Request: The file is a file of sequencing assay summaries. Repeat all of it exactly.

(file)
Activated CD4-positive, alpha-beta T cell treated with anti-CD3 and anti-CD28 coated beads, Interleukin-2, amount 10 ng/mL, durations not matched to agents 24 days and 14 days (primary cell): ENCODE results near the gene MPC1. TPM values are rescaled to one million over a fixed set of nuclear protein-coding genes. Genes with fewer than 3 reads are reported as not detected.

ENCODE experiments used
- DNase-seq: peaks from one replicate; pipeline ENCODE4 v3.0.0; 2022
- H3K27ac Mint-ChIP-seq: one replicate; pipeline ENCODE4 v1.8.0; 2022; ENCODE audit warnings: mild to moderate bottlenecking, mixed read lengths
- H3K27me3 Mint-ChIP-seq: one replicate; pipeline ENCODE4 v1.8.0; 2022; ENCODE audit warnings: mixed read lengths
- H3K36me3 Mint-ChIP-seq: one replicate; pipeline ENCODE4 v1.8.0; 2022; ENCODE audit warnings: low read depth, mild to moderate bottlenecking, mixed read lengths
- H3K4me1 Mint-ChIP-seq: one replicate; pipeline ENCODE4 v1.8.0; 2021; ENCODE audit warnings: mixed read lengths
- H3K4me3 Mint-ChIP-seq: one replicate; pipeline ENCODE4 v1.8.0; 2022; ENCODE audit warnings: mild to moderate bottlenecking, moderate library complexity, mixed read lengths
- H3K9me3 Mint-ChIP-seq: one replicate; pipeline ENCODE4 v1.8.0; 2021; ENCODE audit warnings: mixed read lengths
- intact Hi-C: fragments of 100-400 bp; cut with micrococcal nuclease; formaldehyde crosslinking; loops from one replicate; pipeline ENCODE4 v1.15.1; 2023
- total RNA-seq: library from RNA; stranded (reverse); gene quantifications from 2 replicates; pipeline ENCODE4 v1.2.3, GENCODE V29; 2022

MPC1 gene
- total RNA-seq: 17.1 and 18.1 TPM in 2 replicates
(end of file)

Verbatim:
Activated CD4-positive, alpha-beta T cell treated with anti-CD3 and anti-CD28 coated beads, Interleukin-2, amount 10 ng/mL, durations not matched to agents 24 days and 14 days (primary cell): ENCODE results near the gene MPC1. TPM values are rescaled to one million over a fixed set of nuclear protein-coding genes. Genes with fewer than 3 reads are reported as not detected.

ENCODE experiments used
- DNase-seq: peaks from one replicate; pipeline ENCODE4 v3.0.0; 2022
- H3K27ac Mint-ChIP-seq: one replicate; pipeline ENCODE4 v1.8.0; 2022; ENCODE audit warnings: mild to moderate bottlenecking, mixed read lengths
- H3K27me3 Mint-ChIP-seq: one replicate; pipeline ENCODE4 v1.8.0; 2022; ENCODE audit warnings: mixed read lengths
- H3K36me3 Mint-ChIP-seq: one replicate; pipeline ENCODE4 v1.8.0; 2022; ENCODE audit warnings: low read depth, mild to moderate bottlenecking, mixed read lengths
- H3K4me1 Mint-ChIP-seq: one replicate; pipeline ENCODE4 v1.8.0; 2021; ENCODE audit warnings: mixed read lengths
- H3K4me3 Mint-ChIP-seq: one replicate; pipeline ENCODE4 v1.8.0; 2022; ENCODE audit warnings: mild to moderate bottlenecking, moderate library complexity, mixed read lengths
- H3K9me3 Mint-ChIP-seq: one replicate; pipeline ENCODE4 v1.8.0; 2021; ENCODE audit warnings: mixed read lengths
- intact Hi-C: fragments of 100-400 bp; cut with micrococcal nuclease; formaldehyde crosslinking; loops from one replicate; pipeline ENCODE4 v1.15.1; 2023
- total RNA-seq: library from RNA; stranded (reverse); gene quantifications from 2 replicates; pipeline ENCODE4 v1.2.3, GENCODE V29; 2022

MPC1 gene
- total RNA-seq: 17.1 and 18.1 TPM in 2 replicates